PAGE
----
TOKYO (Reuters) - Japanese Prime Minister Shinzo Abe has ordered a study of the economic impact of various alternatives for implementing a planned sales tax increase, including a plan for more gradual 1 percent annual rises, government sources familiar with the situation said over the weekend.
The intent of the study, the sources said, is not to promote the adoption of an alternative to the existing sales tax plan, which Finance Minister Taro Aso has said will be implemented as is.
Rather, the aim is to guide the government in deciding how best to cope with the impact of the tax increase, including adopting a supplementary budget, as it tries to balance its countervailing goals of reining in a bloated public debt while pulling the economy from its decades-long deflation.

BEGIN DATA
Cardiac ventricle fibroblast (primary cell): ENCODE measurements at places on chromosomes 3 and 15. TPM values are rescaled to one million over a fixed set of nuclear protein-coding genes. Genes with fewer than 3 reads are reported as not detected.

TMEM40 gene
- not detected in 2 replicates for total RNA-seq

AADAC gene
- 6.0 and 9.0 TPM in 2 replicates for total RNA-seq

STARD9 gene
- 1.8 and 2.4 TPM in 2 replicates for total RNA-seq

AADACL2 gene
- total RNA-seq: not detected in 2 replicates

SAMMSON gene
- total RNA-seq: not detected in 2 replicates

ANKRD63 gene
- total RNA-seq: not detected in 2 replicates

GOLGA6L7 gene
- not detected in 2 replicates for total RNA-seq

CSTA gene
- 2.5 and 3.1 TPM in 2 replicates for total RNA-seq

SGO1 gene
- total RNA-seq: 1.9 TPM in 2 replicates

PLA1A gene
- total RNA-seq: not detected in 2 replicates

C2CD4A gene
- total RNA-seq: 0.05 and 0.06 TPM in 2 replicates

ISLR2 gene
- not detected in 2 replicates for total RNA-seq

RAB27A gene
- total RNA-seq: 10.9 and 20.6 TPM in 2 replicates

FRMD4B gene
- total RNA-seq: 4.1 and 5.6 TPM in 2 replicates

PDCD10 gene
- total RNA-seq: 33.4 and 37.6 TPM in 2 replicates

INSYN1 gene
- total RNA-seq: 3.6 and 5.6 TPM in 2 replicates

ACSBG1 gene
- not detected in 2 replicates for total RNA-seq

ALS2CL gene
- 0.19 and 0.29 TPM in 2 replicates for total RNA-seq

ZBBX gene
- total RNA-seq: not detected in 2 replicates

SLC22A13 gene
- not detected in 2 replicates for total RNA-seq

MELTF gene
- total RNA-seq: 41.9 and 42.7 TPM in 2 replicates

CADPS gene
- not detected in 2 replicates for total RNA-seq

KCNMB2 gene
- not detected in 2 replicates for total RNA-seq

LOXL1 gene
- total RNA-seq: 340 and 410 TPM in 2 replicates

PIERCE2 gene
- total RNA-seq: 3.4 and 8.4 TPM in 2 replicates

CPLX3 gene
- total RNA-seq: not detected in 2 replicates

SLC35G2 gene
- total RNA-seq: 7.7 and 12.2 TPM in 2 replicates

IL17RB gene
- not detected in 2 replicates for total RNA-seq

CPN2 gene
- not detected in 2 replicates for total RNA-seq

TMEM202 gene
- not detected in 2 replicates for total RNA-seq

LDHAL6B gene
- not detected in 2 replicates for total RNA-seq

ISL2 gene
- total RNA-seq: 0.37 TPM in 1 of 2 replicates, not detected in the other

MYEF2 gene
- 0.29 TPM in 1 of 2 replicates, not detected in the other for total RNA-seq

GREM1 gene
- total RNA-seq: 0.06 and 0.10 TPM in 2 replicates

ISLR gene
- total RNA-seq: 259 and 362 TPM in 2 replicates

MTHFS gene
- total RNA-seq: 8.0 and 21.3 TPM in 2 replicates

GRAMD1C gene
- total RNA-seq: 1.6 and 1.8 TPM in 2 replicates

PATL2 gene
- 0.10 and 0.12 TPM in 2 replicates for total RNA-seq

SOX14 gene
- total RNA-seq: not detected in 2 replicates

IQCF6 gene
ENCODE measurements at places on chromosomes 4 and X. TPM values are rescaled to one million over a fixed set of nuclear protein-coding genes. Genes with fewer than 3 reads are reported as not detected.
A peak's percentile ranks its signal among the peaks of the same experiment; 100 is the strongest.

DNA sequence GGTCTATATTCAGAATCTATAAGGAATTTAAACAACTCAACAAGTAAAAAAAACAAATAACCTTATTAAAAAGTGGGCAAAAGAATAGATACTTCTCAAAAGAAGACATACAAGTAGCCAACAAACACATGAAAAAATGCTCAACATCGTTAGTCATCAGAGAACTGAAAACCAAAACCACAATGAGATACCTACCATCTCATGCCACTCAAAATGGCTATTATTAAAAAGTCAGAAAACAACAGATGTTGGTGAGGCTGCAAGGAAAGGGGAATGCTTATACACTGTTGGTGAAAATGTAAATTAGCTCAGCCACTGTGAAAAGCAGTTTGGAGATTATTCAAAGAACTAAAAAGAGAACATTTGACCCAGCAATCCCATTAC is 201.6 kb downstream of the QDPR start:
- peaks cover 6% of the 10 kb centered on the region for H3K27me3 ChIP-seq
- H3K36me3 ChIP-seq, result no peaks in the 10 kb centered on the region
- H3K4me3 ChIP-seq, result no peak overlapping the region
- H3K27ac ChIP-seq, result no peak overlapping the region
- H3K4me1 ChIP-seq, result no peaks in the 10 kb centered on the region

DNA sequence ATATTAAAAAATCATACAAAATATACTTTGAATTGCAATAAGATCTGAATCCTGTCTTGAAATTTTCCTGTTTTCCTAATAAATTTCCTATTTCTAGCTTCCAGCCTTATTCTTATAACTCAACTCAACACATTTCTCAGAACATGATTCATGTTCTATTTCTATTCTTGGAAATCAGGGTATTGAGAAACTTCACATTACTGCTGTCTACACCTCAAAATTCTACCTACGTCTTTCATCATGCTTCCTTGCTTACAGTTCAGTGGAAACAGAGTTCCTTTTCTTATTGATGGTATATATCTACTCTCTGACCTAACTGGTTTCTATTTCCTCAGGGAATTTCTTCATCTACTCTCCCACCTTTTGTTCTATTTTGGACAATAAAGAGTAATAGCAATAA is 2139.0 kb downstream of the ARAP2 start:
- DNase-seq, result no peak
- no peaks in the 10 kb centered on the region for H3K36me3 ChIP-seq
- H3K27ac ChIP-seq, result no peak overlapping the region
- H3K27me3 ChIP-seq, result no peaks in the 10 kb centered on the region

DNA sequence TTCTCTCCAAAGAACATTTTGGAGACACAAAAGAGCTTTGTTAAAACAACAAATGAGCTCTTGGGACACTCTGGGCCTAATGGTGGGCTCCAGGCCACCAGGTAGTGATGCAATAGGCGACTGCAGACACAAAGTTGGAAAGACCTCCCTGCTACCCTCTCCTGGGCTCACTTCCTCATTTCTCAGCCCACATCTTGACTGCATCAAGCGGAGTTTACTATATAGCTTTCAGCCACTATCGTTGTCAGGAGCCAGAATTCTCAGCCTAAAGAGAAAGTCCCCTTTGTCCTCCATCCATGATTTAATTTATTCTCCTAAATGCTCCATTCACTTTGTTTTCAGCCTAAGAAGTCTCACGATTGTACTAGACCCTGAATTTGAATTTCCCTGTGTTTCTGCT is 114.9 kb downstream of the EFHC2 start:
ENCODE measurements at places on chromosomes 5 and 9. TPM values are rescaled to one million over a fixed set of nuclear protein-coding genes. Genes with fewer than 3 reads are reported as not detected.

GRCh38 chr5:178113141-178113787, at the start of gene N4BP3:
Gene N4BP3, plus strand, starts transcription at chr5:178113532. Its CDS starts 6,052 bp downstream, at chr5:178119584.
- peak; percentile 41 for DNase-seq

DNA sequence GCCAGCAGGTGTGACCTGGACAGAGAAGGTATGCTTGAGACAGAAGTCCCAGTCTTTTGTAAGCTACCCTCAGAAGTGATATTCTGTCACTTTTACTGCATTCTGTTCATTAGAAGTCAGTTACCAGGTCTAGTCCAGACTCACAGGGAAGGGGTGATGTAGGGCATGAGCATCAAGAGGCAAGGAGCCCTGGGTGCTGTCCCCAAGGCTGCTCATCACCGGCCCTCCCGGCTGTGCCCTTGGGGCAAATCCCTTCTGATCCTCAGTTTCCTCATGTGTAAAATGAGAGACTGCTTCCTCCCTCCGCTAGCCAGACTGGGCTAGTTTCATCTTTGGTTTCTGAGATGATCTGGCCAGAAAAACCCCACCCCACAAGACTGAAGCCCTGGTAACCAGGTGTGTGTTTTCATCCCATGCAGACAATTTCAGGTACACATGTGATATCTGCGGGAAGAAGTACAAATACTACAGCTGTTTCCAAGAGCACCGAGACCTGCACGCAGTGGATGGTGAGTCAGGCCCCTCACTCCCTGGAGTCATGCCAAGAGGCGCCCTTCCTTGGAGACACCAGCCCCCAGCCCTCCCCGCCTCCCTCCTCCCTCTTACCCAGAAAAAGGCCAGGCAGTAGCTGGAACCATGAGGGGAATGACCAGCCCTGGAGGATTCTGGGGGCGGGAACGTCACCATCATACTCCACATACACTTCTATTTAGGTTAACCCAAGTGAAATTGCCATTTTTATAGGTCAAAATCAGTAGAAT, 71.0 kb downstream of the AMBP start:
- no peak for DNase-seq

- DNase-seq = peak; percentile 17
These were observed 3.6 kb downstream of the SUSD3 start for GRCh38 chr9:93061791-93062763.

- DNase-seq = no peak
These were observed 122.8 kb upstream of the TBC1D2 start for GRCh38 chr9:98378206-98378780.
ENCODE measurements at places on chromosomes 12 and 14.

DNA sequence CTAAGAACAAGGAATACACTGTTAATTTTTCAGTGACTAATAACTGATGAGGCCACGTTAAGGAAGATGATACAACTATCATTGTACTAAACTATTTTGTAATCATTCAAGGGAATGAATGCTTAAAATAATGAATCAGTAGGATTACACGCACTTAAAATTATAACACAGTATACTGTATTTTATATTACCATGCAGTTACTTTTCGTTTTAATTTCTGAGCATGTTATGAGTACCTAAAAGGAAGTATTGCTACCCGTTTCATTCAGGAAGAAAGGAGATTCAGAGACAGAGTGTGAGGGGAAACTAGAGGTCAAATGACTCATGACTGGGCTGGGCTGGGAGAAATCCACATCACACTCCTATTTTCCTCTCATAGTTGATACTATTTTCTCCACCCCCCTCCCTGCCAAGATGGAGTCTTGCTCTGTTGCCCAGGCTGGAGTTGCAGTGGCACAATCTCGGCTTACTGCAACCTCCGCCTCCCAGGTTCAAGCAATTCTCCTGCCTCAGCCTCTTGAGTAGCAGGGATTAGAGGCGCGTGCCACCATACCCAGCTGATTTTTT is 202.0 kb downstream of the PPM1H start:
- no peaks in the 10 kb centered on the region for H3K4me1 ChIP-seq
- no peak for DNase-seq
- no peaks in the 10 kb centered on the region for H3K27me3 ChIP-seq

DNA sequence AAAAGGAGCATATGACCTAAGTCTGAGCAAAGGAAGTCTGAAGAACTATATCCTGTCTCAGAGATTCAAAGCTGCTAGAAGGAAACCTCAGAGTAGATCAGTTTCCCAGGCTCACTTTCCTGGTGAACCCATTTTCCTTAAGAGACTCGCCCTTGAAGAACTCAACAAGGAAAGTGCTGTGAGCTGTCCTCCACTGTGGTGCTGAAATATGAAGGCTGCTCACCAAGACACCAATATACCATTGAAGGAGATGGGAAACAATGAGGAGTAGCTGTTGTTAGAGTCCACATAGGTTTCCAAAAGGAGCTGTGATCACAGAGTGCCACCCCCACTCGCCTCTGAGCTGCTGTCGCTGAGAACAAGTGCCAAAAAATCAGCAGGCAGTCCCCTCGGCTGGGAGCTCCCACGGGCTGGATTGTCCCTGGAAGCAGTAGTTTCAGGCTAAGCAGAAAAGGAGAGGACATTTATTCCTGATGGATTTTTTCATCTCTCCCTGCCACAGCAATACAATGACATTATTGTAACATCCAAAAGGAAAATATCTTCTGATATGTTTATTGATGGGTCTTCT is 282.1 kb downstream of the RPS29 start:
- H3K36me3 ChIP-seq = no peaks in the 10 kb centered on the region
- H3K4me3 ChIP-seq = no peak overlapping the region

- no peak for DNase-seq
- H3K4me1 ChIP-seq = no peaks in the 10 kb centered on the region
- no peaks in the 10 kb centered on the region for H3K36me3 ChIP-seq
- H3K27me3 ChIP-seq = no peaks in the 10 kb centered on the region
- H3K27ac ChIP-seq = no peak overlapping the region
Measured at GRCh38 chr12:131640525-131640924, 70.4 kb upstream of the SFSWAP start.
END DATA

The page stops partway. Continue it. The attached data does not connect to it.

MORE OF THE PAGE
Abe has said he will decide this autumn how to proceed with the sales tax increase.
The Abe government’s aggressive reflationary policies, dubbed “Abenomics”, have spurred one of the stock market’s sharpest rallies in decades but doubts linger whether it can achieve a sustainable recovery, with wages and jobs data yet to show convincing gains.
Three sales tax scenarios will likely be reviewed by the Council on Economic and Fiscal Policy, a panel of top government and private sector officials, and possibly by a separate, newly established panel of experts as well, the sources said.
Their discussions will include an examination of second-quarter GDP data, due for release on August 12.
The three scenarios include: the plan under current law to raise the sales tax rate to 8 percent from 5 percent in April 2014 and further to 10 percent in October 2015; to raise the rate by 2 percent in the first step, and in increments of 1 percent thereafter; and, to raise it 1 percent annually.
Editing by Edmund Klamann